For young parents, it’s quite common for them to not get straight to the point as raising a child is something new to them too. So, for my grandparents who already have been through it, I think they knew better than to be too optimistic about something that would disappoint their grandchild anyway.

During 9th grade, I begged them to send me abroad for high school, without knowing that our family’s business was not doing as well as before. I was super irrational and only wanted things to go my way. 

As I was having a heated argument with grandma, my grandpa just said, “If you can’t study in the country, then don’t study at all unless you can pay the tuition fees yourself.” And with that, 15-year-old me was zipped.

To some people, this might sound too discouraging as something to say to your children – some might even view it as bad parenting. But all I can say is their words really thickened my skin and made me view life more realistically. 

I learned to be more caring because of them

Let’s face it, my grandparents are old and they don’t have all the time in the world. And I’ve grown more aware of this fact as I get older myself and spend more time apart from them.

After finishing high school, I moved to Bangkok for university and continued working here. It has been over 5 years now, and there is not a single day when I don’t think of them. 

It seemed like just yesterday when my grandma was screaming at me for being late for school, and now the only thing that wakes me up in the morning is an IKEA alarm clock.

For this, I try not to take time – or anything else in life – for granted. I started reaching out to them more often, mostly over the phone. And if I have enough time, I’d visit them once in a while.   

As a result of this, I’ve started to pay more attention to other people in my life and express my gratitude to them for being there with me – something the young me would never even think of doing.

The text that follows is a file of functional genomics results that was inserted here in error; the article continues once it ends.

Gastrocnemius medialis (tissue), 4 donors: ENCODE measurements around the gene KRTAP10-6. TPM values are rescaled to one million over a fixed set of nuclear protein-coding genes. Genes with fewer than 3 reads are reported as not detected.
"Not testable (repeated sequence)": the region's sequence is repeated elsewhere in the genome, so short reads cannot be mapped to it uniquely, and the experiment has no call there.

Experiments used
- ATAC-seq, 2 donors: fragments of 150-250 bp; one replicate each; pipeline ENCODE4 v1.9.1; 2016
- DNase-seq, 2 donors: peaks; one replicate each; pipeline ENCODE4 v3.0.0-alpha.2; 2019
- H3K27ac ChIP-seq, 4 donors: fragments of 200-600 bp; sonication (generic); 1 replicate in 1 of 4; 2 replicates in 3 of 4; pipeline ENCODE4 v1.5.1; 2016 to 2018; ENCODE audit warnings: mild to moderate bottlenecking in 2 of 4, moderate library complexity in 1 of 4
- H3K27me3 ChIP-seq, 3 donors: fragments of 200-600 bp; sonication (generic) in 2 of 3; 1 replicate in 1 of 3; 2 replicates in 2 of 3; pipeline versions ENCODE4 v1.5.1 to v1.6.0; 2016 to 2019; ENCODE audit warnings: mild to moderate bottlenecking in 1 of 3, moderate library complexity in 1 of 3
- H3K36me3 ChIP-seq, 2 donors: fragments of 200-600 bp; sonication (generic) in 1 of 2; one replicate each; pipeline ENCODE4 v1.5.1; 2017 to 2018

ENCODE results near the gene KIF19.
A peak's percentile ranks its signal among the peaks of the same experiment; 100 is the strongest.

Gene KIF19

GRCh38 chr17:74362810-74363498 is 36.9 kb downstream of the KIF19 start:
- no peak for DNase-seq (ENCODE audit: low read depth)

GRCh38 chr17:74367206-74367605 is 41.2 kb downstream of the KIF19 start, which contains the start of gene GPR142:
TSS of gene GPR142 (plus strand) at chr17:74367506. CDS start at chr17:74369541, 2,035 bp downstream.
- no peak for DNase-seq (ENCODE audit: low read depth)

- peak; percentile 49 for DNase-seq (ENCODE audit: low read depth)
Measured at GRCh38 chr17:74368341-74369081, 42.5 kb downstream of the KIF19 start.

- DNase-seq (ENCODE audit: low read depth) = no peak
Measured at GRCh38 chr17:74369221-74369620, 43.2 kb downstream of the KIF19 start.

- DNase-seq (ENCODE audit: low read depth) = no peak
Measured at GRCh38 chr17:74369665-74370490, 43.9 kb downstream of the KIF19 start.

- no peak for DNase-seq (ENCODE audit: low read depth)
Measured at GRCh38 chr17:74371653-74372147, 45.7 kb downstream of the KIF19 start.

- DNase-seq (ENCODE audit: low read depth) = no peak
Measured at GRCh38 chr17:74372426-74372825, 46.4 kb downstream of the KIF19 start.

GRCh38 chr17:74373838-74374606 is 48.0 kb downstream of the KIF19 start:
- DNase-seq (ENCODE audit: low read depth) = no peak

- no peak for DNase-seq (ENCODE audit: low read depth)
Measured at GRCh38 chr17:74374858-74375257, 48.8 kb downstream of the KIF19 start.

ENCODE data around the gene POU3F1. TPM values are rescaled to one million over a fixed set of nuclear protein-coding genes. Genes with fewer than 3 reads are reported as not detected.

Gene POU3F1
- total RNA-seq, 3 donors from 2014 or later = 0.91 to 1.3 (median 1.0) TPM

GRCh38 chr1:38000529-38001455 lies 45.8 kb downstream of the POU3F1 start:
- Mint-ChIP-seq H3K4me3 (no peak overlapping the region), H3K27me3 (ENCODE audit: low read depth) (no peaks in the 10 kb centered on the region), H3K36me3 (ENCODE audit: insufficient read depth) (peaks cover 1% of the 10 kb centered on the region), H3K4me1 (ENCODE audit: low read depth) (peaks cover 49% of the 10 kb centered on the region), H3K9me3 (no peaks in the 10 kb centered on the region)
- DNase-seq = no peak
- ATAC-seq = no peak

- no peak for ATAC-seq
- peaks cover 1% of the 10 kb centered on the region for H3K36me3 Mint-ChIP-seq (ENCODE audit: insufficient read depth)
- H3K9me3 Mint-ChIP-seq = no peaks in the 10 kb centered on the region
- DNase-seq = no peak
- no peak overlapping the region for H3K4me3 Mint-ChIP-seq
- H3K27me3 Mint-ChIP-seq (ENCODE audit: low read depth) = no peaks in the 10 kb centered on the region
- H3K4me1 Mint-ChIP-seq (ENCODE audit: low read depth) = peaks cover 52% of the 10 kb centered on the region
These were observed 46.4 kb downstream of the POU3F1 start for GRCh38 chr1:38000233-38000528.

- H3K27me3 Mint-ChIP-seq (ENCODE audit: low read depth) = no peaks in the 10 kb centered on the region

Growing up with old folks helped me become resilient

Throughout my childhood and teenage life, I was never really treated as a child, but rather, as a grown up who also had equal responsibilities and an important role in life. And I carried that message with me into my adulthood, where I had to fend and take care of myself.

Me today
Image credit: Eddie Golightly

Some of my friends would call me an ‘old soul’, which was something I never truly understood until now. And no, I don’t believe that I’ve wandered the universe and come back to Earth every 1 million years. It’s more about how I’ve been shaped by my old folks, making my personality a little different from other people my age. 

After all these years, I’ve learned a great deal from both of my grandparents, including being polite and all-ears, to having a high level of patience and standing up for myself when I need to – priceless tools I could use for life. 

We took this graduation picture in 2019 – time really does fly!
Image credit: Eddie Golightly

A family without mom and dad is not always dysfunctional as it may seem from the outside, and children who grow up in this type of family shouldn’t feel any less than. And this applies to other unconventional households too, be it with single or same-sex parents. 

Caring and loving are traits any family should have, and these were the things I’ve got from my old folks. 

Read more Thai perspectives here:

Featured image: Eddie Golightly/The Smart Local Thailand